I think they’d be susceptible to it. Before I started, these guys were doing nine shows a week, one per day Monday-Friday and then two per day on the weekends. That’s a lot of wrestling and abuse on the body. You’d keep that schedule for two months, have a week off and then go back on the road at that pace. It got out of control in the ‘80s and ‘90s. Guys were taking drugs before they got in the ring and it was just a rock star mentality. But when I started, we were doing five shows a week.

And back in the early 2000s, there wasn’t a drug policy. If you were injured and came back to wrestle, your own doctor cleared you. But now the WWE has an incredible wellness and drug policy that’s packed. When I left in 2006, they implemented every policy you can think of. You have to be cleared by a WWE doctor to wrestle again now, not your own. They have a two-strike system with their drug policy where you’re fined and suspended 30 days for the first strike, and fired for the second strike. You’re not allowed to take opiates for anything.

The athletes are in a much better position now because they’re not abusing their body and taking pills nightly. We’re down to four shows a week now. The company has actually catered to the athlete. There are so many things they do for the athlete to make sure these things don’t happen anymore.

Vince McMahon is known for offering free rehab for any WWE wrestler, past or present. Did you ever take advantage of that?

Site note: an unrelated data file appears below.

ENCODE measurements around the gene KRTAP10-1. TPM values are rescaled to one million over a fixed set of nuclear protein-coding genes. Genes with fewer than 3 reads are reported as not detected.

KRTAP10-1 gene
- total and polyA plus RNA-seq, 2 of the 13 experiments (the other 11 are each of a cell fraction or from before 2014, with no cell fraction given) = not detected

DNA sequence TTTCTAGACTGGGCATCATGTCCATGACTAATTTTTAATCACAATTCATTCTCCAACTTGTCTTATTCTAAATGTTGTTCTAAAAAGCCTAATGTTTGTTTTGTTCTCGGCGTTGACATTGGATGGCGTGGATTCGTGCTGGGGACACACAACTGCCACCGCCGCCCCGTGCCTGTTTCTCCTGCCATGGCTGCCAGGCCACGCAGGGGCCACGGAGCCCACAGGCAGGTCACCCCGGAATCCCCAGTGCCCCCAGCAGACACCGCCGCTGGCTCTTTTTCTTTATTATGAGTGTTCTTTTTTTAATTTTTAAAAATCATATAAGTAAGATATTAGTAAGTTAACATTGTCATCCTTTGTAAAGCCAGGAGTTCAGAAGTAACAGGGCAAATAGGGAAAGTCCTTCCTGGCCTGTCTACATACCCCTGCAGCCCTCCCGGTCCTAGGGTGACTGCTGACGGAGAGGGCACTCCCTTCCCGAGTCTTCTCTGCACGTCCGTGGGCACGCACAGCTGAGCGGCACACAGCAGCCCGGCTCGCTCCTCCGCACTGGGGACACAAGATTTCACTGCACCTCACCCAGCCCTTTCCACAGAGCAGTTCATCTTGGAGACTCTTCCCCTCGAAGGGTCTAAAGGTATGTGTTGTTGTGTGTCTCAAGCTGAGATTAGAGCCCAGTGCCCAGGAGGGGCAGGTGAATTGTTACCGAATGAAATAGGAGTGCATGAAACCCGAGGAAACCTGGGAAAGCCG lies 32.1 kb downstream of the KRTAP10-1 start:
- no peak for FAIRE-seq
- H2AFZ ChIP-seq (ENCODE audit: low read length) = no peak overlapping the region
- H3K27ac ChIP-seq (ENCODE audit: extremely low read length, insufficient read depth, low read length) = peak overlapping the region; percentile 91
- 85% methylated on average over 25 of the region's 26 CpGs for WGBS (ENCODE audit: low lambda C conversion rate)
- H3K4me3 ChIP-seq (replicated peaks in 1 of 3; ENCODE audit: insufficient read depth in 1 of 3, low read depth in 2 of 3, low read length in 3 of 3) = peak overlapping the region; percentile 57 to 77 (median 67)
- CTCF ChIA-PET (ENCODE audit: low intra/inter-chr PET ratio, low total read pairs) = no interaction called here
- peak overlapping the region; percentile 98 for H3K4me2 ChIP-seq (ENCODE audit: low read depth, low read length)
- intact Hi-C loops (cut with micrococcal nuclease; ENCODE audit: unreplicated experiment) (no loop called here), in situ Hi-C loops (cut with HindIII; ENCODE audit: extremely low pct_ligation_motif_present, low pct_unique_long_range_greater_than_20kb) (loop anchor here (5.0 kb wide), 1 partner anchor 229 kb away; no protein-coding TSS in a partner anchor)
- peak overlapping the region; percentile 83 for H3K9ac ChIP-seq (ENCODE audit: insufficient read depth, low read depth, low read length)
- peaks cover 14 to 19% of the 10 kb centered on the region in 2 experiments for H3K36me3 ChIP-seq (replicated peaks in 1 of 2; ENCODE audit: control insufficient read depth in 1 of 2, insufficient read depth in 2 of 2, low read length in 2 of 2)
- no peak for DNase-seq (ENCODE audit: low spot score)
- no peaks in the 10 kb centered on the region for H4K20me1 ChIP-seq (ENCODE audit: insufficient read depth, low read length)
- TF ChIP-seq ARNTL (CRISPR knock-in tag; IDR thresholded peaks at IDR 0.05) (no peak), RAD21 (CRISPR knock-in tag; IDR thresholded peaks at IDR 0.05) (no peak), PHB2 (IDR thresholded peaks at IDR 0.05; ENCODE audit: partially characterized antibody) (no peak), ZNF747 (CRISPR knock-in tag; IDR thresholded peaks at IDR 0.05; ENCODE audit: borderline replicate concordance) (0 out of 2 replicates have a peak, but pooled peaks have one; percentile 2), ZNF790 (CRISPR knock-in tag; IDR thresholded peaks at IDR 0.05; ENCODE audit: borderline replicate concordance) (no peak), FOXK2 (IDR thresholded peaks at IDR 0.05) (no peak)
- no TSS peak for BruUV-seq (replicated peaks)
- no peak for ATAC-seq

I was wrestling for another company at the time and they still paid for my rehab. They contacted me about it, not the other way around. I didn’t even know that was possible until my manager brought it up, so I commend them for it. They keep a tight leash on their former employees and how they’re progressing.

With your own addiction, was there a specific moment when you knew something had to change?

There were two reasons. I still didn’t want to go to rehab and just thought I was having bad luck. You make horrible choices when you’re drinking and taking drugs, and don’t think you’re as bad off as you are. I had four DUI charges in five years, but managed to get all of them reduced to reckless driving because they were all on the threshold. I wanted to go to rehab just because I thought it would help with my final DUI case.

Finally my wife sat me down and said, “I love you, but I’m going to leave if you don’t get clean. I don’t want your money. I’ll go live with my parents.” I didn’t want to lose her or the kids, so I decided to go to rehab for them.

You recently released the Anglestrong app for people in recovery. What was the inspiration for launching this service?

It was easy to stay clean when I was in rehab because there was so much structure and you’re taking care of yourself. But when you get out, it’s gone and nobody is checking on you. That’s why so many people relapse.

I’m traveling all the time for work and I’m a husband and father to five kids, so I just don’t have time for AA meetings. I could go to a counselor or a psychiatrist, but that’s pricey and still just one day a week. Where was I going to get this structure now?